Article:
Monday, June 25, 2012


If any of you think my life is charmed let me clarify. Yeah sure, lately I purred in many scenic and inspiring places. I contemplated my life, the life of birds and bugs, sometimes I even consider others, but only when they pertain to me.
For example, in Evanston, Wyoming. I sat outside the Wizard of Winnebago at the Phillips RV Park and marveled at the varieties of birds and trees. I gazed at the yellow belly of a meadowlark, his song warbling in the Aspen above as he attempted to lure me from his nest I discovered in the tall grass. His musical voice fascinated me as I sniffed the clean fresh air. At times like these I meditate, really day dreaming defines my thought process better, but the point is, my imaginative juices flow. I think of being free, with no responsibilities, unleashed of the duties  that tie me to my work at the grooming shop such as, presenting my stuff to  customers, teasing the terriers, or arranging play dates with the puppies. On the road, megabytes are bugs toiling in a microscopic world of dirt and software is my bed that invites scents of mountains and forests to make my naps blissful. Yes, it seems my existence is charmed, I am living it by the luck of the draw, or shall I say the lucky like the day I was scooped up by the man who wore bright white Sketchers and smell of Tide and delivered me to The Canine Beauty Salon.
But I know nothing is by chance or the whim of the Gods. What I describe is a small part of my life. Ninety percent of my life and  ninety per cent of my personal assistant, Judy’s life, has been long hard hours of discipline and dedication.
As a cat I possess an innate sense of the ebb and flow of the universe when I observe my environment. Up high and unnoticed, over the years, I studied Judy’s business. The long hours we invested at the shop left little time for purring or cat napping. I oversaw the operations as Judy soothed the ruffled feathers of customers whether they be a canine or human.
Nothing comes easy. I struggled on the streets of Sun City before I came to Judy. I would  have been dissatisfied with the confines of this life if I had not experienced a life of hunger, thirst and loneliness. Likewise, Judy has met the challenges of her business with the grace and confidence of a champion. She’s Best of Show in this cat’s eyes. Now it is time to climb new trees, explore new hunting grounds and play. I want to assure Judy that she and I must go with the flow or we stagnate, our joints stiffen, preventing us from leaping to new heights.

Monday, June 18, 2012


Judy left me to my own devices for the six days of the conference. Judy explained she would be leaving early and coming home late. “Would you work on your blog this week?” she asked. “And maybe work on the scene with you at the campground in Oklahoma?”
“Sure,” I answered. I want to carry my weight even if it is only ten pounds. Judy pointed out the followers swarming to our website since I began blogging two weeks ago. I know my body language screams don’t come near, but inside I’m just a pussy cat. Oprah and Dr. Phil explain my aloofness as a defense mechanism. Once I read your e-mails and blogs, I’ll roll over, expose my tummy and allow for our relationship to mature into belly scratches.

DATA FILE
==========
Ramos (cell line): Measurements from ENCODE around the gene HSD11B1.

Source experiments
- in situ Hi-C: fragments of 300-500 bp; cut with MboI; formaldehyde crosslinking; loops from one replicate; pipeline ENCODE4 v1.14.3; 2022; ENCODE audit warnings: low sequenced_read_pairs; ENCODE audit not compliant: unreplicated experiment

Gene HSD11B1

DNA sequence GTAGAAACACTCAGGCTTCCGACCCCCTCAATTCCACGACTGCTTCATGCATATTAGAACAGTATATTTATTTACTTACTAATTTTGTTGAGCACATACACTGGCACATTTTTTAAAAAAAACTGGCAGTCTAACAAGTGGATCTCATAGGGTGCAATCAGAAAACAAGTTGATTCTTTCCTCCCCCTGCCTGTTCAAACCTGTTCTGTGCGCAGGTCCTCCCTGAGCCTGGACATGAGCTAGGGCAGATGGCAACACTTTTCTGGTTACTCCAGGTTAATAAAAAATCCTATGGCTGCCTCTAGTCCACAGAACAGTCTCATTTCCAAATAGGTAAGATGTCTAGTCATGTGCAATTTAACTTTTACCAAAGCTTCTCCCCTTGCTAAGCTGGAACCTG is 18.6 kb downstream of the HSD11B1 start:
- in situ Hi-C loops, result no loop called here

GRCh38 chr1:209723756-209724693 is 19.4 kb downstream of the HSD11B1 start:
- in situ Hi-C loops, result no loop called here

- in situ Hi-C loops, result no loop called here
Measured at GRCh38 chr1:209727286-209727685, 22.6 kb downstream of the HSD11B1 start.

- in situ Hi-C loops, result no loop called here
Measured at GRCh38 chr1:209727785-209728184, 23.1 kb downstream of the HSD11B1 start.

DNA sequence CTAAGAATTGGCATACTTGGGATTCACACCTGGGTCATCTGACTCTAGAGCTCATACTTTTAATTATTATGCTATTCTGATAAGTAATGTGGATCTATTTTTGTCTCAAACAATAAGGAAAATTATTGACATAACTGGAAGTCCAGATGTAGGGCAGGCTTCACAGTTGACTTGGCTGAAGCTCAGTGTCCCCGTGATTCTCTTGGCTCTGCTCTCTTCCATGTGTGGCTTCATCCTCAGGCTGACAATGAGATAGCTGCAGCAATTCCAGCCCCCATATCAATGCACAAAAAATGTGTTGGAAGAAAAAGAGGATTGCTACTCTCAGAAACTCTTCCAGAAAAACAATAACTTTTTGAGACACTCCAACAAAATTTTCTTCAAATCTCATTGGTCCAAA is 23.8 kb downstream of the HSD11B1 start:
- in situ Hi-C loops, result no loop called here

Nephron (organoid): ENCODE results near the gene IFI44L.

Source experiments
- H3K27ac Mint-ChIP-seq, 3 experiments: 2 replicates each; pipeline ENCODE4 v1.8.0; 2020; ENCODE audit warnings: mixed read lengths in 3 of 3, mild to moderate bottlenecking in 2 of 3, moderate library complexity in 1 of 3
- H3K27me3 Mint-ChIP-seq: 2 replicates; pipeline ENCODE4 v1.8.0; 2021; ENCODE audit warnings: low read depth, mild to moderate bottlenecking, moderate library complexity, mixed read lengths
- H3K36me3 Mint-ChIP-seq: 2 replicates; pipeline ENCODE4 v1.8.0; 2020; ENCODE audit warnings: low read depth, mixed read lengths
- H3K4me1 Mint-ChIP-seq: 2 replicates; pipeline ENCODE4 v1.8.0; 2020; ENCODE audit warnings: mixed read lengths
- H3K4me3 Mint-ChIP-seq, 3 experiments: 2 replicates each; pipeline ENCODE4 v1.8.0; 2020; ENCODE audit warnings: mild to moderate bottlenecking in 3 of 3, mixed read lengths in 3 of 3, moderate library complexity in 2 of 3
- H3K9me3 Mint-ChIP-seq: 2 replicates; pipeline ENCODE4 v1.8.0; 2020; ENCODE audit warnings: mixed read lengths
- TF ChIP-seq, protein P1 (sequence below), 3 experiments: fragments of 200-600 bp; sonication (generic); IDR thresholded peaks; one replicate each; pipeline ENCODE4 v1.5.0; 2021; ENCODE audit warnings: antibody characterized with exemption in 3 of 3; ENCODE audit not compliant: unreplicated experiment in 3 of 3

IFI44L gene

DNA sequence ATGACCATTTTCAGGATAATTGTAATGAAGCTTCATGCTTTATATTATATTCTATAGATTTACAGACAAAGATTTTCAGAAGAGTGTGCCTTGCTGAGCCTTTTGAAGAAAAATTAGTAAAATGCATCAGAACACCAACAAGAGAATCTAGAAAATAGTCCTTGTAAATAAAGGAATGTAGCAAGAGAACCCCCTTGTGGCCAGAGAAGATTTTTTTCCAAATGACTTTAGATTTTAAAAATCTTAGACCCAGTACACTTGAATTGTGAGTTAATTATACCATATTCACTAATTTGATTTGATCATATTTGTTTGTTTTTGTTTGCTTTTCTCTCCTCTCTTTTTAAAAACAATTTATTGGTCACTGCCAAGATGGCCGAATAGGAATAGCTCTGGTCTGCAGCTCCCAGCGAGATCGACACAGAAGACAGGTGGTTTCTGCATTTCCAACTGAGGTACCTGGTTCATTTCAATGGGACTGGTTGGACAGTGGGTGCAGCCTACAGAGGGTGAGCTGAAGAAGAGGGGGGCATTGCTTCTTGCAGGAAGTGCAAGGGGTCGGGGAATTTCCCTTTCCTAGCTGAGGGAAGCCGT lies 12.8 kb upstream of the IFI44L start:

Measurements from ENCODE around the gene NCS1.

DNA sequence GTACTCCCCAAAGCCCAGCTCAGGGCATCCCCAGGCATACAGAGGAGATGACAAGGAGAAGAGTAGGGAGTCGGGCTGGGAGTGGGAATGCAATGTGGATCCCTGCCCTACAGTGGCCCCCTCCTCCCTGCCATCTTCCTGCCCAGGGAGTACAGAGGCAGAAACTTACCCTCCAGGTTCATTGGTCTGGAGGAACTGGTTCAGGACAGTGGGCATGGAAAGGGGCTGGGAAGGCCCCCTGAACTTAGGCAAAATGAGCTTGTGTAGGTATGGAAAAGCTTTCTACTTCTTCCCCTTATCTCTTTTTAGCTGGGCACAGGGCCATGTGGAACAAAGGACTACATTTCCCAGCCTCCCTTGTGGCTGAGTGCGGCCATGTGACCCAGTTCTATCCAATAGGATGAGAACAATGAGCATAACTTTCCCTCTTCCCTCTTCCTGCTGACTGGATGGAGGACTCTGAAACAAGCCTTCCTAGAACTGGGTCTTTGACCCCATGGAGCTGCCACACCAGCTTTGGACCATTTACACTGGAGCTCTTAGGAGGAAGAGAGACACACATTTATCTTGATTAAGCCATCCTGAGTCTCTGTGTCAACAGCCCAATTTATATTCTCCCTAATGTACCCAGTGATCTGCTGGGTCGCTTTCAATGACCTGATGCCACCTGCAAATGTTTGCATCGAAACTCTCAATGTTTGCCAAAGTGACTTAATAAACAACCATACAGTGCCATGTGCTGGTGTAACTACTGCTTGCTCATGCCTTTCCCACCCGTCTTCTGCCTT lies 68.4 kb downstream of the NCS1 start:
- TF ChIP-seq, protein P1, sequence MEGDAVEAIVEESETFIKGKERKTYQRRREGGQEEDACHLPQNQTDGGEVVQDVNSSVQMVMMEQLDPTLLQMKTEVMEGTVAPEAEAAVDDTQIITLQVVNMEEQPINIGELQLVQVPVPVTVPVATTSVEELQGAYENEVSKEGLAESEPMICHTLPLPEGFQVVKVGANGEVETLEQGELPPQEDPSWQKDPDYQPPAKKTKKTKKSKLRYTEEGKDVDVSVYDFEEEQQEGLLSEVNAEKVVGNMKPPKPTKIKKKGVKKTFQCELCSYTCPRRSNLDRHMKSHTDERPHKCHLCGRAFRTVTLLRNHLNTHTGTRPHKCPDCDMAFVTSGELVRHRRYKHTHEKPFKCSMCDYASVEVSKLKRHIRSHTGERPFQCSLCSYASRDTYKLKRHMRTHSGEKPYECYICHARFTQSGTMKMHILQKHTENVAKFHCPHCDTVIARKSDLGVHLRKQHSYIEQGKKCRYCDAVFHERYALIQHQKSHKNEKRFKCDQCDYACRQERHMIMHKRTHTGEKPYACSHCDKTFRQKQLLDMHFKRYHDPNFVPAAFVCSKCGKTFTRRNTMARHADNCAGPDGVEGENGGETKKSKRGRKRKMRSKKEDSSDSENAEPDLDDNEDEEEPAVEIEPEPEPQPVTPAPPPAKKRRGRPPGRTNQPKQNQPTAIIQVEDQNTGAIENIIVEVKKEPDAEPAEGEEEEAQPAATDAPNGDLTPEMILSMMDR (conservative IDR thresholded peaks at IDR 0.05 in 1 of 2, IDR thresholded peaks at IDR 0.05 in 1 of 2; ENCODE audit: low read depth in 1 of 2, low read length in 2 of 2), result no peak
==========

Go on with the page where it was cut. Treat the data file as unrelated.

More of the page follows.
Judy told me about a cat on Twitter named Sockington who has over a million and a half followers. Boy! I’d like to meet him.
My intentions were good the first day. I went from window to window and gazed at the trees and studied the sea gulls that perched on the dumpster. My mind raced with story possibilities. It seemed like hours passed but it was only minutes. The fog had not lifted and the haze made my eyelids heavy. Maybe just a cat nap.  

I gave up the hunt for the perfect blog subject and dreamt of sea gulls swooping and diving above me. Their high pitched peeps answered my chirps and I marveled at their grace, like feathers floating on the horizon. The blue-green painting pounded out a washing machine rhythm that forced my little heart to beat in sync. The ferociousness of the waves was captured by the arc of the birds’ flight and evaporated, and my pulse flowed and ebbed with the surge of the water’s inhale and exhale.

When I awoke the rushing noise of the traffic had diminished and I heard Judy’s footfall in the gravel outside the RV’s door. I scrambled to be at the door waiting when she swung it open.
“Oh you are such a good cat, Sportster. I’ll bet you’ve been waiting by the door all day.” She plopped her bags on the chair and swept me up, burying her face into my fur. I liked it but twisted to be released and took my perch on the chair’s arm. I could see Judy was tired. She flitted around the space, getting coffee ready for morning, laying out her PJs and never noticed the pair of rolled up crew socks I deposited at her feet. This morning I had pressed the soft cotton ball between my paws with no thumbs and kicked it, sending the missile shooting into the air. Judy laughed, catching it and tossed it back over my head. I leaped up catching the imaginary robin with the grace of the dancers I’d watched in the Nutcracker Ballet.